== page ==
Saturday, October 31, 2009

La Fontaine aux Perles and Chef Gesbert

This place I work, La Fontaine aux Perles, is owned by a man named Rachel Gesbert. He not only is the Executive Chef but as I found out a few days ago he also lives on the site with his girlfriend Sophie. He's obsessed with his restaurant, has built it from the ground up and from what Gina and I heard through the grapevine, the only thing Chef Gesbert wouldn't trade for his restaurant is his mother. After pondering that statement we discovered he would trade his three children, his girlfriend of three years who runs the front of the house and an amazing staff. Our friend in the kitchen, Hugo, who speaks English, told us "Chef is a madman..."
I believe it 100%.

Each shift is the same. We all prep our butts off, eat family meal, begin service and then Chef Gesbert trots in. You can hear his piercing voice coming from the hall before he enters in his designer jeans, pointed brown leather shoes (with small heels), black chef coat and seriousness. He plays the role of expeditor and yells out orders walking up and down the kitchen waving his hands. Most often than not he becomes angry at something within a shift and the kitchen changes from a composed and confident atmosphere to a stressed one. Last night I thought his rage sounded like a 5 year old temper tantrum, in French of course. He flipped his lid at one of the cooks who accidentally put butter beans in with the steamed vegetables while plating. If I didn't know any better I would think someone just lost the Chef thousands and thousands of dollars and he was going to have to close his establishment and choose another career. The funny thing is that in the middle of his tantrum he came up to me and pointed to a saute pan with Sole and kindly said a quick sentence in French telling me what to do as though it were an ordinary hour and ordinary behavior. Maybe I need to be enlightened on what "normal" behavior is for French Chefs.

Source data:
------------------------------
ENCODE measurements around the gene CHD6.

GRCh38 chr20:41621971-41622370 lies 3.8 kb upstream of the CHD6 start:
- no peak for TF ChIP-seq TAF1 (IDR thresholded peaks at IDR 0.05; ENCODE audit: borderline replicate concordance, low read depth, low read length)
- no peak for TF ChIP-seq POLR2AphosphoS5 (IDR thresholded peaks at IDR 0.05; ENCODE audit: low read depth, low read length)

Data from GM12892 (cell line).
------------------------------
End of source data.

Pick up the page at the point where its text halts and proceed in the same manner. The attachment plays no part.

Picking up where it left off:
Check out the restaurant van below..."RS" stands for the one and only Rachel Gesbert. There are also plates within the restaurant that have these same symbol engraved in them.

I should point out that aside from his frequent rages during service he is a really nice man to Gina and I and has bent over backwards to get us in for externship. He also showed genuine concern about my Dad when I came back and wanted to know the status of everything which was very sweet.

I've just learned to completely stay out of his way during service and watch the commotion from a safe just never know what he'll be nit-picky about next!

Friday, October 23, 2009

Charles de Gaulle Airport

I'm back in France. Yes, crazy.

My Dad and I talked it out and now that he's stable (God is good) and is onto a future of recovery and clinical trials at UCSF, Jared and I are back in school/externship and for me that means hitting the ground running again at La Fontaine aux Perles in Rennes, France.

To get back I went SFO to Dallas, Dallas to Charles de Gaulle (Paris), bus to train station (over 1 hr.) and then a 2 hr. train ride to Rennes. Forgetting everything else, I'd like to fill you in on Charles de Gaulle.

The airport is HORRIBLE. I would say avoid it at all costs if you have the choice, especially if you're traveling alone since there won't be anyone to share the misery with. After experiencing the airport a few times now I think of it as a massive concrete structure full of confusing signs, construction, taxis/buses/cars and a number of different languages being spoken at once.